Millennials are known for many things: avocado toast, filtered selfies and unresolved angst. This generation, as well as their successor Generation X, has taken the internet by storm, often posting about their deeply personal struggles with mental illness in the hopes of being heard.
The internet is a great facilitator for spreading information, bringing awareness to problems and rallying around individuals in show of support. It has allowed people to share deeply personal issues to the masses instantaneously and easily with the click of a button. However, despite the constructive conversations that have risen around mental illness, a dangerous side has emerged.
Angst as an aesthetic
Like anything, the internet has its drawbacks. The Twitter account “so sad today,” penned as an anonymous feed but run by author Melissa Broder, has amassed over 597,000 followers. Her cynicism-fueled tweets such as “brb figuring out how to live,” “is this death, a breakdown, or am i just tired: a memoir” and “it’s important to be a mess” chronicle a witty side of the glass half-empty mentality.
Accounts such as Broder’s have become popular because they echo the sentiments of individuals who personally identify with the struggles expressed by depression jokes. In a twisted sense, it is a chaotic art form of expertly curated 140 – 280-character anecdotes woven into the threads of the interweb in a way that is shareable and humorous. Because of the widespread popularity of its produced content, social media has thrusted issues such as depression and anxiety into the public sphere in a negative way that dangerously romanticizes and normalizes mental illness.
These seemingly innocuous accounts that have resonated with the public pose a large threat. Creating depression jokes as a coping mechanism has begun to normalize mental illness by taking depression out of context and spinning it in a way that romanticizes the issue at hand and justifies self-harm.
The problem with depression-themed accounts is that they make no effort to combat mental illness or help users address their issues constructively. There are no suggestions on how to handle the pain, no professional help hotlines attached for those who seek help or encouraging promises of a better day.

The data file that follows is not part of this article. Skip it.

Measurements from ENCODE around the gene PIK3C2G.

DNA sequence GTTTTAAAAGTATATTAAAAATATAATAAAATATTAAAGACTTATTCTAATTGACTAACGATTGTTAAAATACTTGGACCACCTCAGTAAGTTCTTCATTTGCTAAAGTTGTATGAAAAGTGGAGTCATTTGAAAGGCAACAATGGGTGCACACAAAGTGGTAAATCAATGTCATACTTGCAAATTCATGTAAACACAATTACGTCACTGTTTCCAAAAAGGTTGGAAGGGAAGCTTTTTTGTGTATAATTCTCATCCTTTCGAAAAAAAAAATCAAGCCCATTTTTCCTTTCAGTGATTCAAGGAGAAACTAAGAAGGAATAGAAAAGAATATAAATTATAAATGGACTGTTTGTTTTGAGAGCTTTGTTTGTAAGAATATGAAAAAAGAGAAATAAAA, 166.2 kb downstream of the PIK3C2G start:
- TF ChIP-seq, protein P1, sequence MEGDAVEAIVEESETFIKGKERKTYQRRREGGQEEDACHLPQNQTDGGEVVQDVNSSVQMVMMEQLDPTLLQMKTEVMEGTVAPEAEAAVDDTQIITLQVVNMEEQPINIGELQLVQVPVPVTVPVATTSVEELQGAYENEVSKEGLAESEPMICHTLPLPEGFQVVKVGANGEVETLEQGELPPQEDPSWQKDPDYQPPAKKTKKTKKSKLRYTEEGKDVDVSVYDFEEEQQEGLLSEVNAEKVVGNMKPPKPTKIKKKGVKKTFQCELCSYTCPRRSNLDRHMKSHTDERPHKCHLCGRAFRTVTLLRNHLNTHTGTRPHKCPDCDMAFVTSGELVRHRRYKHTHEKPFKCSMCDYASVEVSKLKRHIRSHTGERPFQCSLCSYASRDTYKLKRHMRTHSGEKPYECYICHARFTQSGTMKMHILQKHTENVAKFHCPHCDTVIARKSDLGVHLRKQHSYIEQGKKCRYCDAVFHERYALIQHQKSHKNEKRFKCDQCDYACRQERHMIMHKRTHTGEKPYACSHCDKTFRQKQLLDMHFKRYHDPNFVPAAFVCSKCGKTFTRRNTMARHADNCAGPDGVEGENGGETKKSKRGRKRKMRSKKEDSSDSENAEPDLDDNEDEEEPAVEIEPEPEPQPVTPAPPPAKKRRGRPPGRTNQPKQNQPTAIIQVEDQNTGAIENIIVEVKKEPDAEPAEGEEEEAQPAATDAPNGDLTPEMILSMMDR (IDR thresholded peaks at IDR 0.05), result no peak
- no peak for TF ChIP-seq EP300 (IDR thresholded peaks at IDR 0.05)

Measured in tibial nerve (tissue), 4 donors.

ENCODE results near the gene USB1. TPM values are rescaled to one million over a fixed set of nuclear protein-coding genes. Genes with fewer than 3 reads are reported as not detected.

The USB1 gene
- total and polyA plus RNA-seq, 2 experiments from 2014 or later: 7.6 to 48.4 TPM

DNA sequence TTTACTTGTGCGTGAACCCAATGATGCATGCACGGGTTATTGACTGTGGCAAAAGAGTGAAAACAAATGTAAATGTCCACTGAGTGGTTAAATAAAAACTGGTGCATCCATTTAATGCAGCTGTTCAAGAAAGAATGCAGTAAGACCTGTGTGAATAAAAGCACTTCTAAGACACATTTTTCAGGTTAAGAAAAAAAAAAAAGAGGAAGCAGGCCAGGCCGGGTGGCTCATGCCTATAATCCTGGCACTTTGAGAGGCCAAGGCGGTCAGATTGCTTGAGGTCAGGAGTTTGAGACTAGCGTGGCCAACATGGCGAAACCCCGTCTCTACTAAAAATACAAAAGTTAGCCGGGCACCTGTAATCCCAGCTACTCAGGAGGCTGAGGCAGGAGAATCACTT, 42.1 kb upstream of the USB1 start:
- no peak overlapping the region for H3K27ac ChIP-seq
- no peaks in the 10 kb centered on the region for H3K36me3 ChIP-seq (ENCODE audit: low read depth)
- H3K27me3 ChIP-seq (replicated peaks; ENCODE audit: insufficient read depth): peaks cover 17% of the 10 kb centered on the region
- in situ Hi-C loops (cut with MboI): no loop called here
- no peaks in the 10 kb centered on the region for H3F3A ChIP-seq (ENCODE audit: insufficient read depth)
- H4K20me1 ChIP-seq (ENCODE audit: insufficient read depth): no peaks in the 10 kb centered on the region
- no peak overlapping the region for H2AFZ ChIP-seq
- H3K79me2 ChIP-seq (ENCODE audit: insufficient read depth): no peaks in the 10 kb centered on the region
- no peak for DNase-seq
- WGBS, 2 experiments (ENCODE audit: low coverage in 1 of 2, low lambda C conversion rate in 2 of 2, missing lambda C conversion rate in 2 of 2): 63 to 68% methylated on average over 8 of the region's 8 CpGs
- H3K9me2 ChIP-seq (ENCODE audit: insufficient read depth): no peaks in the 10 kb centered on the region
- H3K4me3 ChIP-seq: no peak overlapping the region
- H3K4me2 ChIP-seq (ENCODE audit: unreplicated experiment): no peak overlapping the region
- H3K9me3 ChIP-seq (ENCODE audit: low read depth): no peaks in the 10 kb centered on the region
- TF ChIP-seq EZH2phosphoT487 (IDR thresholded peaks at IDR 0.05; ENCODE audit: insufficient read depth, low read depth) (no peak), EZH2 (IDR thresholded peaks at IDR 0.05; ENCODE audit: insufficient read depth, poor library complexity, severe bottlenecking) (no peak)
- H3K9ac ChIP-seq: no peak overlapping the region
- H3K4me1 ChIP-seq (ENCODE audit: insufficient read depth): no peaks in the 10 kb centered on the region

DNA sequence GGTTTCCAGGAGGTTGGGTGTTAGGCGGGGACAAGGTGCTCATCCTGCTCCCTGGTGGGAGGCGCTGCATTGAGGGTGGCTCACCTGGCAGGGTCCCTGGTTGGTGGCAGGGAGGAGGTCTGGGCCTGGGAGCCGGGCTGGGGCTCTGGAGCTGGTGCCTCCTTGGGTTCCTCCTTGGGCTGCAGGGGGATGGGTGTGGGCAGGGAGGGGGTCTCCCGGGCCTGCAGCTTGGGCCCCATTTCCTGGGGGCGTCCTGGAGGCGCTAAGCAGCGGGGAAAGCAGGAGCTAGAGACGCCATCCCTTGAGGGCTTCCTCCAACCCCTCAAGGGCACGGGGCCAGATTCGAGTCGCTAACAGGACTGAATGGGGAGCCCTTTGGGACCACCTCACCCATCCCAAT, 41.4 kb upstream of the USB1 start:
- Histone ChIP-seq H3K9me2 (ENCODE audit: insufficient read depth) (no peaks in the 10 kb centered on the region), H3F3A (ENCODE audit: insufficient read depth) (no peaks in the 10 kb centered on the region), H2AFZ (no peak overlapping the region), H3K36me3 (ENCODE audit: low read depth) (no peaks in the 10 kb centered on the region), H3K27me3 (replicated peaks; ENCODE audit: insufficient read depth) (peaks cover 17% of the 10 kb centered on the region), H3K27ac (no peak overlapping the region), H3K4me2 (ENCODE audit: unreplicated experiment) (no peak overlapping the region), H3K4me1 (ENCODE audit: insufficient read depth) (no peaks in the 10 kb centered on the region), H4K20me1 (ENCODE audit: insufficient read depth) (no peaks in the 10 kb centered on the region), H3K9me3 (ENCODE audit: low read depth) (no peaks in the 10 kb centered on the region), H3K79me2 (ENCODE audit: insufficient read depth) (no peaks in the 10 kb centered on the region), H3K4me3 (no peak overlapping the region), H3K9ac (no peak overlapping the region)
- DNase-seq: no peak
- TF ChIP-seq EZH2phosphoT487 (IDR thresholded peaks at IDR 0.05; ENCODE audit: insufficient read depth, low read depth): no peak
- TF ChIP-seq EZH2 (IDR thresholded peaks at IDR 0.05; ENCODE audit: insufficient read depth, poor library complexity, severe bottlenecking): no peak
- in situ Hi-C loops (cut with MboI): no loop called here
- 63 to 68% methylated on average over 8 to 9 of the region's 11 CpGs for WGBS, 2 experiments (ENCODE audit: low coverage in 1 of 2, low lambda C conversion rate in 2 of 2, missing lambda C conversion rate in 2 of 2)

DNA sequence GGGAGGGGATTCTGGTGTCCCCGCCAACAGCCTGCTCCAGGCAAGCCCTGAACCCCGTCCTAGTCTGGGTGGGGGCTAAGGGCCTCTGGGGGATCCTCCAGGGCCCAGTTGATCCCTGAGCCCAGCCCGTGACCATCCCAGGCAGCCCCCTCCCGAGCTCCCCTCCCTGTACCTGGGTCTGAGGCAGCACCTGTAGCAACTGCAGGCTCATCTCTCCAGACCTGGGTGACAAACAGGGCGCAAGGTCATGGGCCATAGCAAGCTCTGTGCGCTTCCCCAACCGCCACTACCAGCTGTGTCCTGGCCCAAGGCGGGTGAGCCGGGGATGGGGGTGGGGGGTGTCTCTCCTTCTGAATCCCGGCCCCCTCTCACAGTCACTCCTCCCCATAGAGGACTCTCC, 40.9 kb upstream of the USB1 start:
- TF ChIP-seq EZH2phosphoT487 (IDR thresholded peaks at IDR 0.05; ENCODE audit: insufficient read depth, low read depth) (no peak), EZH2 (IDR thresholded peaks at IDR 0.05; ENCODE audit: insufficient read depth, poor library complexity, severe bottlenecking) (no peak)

Instead, the social media sites run on a steady stream of negativity, creating small circles of people who feel the same way and only serve as echo chambers for perpetuating distorted concepts. As a result, social media accounts that thrive on depression jokes only serve to fuel the fire and desensitize their followers.
Degrading the validity of true mental illness
In an article written by Anne-Sophie Bine for The Atlantic, titled “Social Media is Redefining ‘Depression,’” Bine recounts an incident with Laura, a 16-year-old Tumblr user who fell down the online rabbit hole of mental illness as a result of social media sites.
“Certainly those who are ‘wannabe depressed’ — a term Laura used to describe those who seem to seek out and share imagery associated with torment, but are not clinically depressed — believe in their own pain, but they often blur the line between depression and commonplace negative emotions. This makes it difficult to tell what’s ‘wannabe’ and what’s clinical depression,” Bine said.
Popular text catchall phrases like “I’m dead” have become mainstream expressions. Tumblr accounts with blurred photographs bearing captions such as “no one cares how you feel” are dedicated to wallowing in self-pity.
One post even goes as far as to say, “I’m jealous of people who have enough self-control to be anorexic.” Other social media platforms like Facebook have meme pages such as “sadboys” that post grainy photos from popular television shows like “The Simpsons” and “Daria” with sad quotes that are often about the prospect of death and cite a hopeless view toward life.
People use the term “depressed” to refer to any and everything. If a friend cancels Friday night plans, he or she is “depressed.” If students receive a low score on their midterm, they’re also “depressed.” The word gets thrown around so often that it loses meaning and mislabels clinical depression.
These jokes are so commonplace that they are dangerously indicative of how “normal” mental illness has become. It is especially harmful when people blindly follow it or even convince themselves that they are suffering from a mental illness without first being clinically diagnosed and professionally treated.
Being mindful when browsing
Time in and time out again, users turn back to these accounts to cope with their emotions. In the same way that obsessing over a friend’s Instagram pictures can produce negative side effects, it may be even more blatantly dangerous when people follow sites that romanticize mental illness or toss depression jokes around on a whim.
People log onto social media sites to feel a sense of belonging. It is a safe place for them to brush off the intensity of an actual mental illness by instead twisting it in a way that comes off as artsy, vaguely romantic and somewhat beautiful. In particular, joking around about depression makes it seem almost as if it is applicable to everyone and a state of being that is desirable.
Social media sites should take accountability of their platforms, and users need to become aware of the implications of firing off misleading posts in exchange for a few likes. Glorification of mental illness through depression jokes is harmful and distorts reality while simultaneously diluting the problems of those who are truly afflicted by the matter.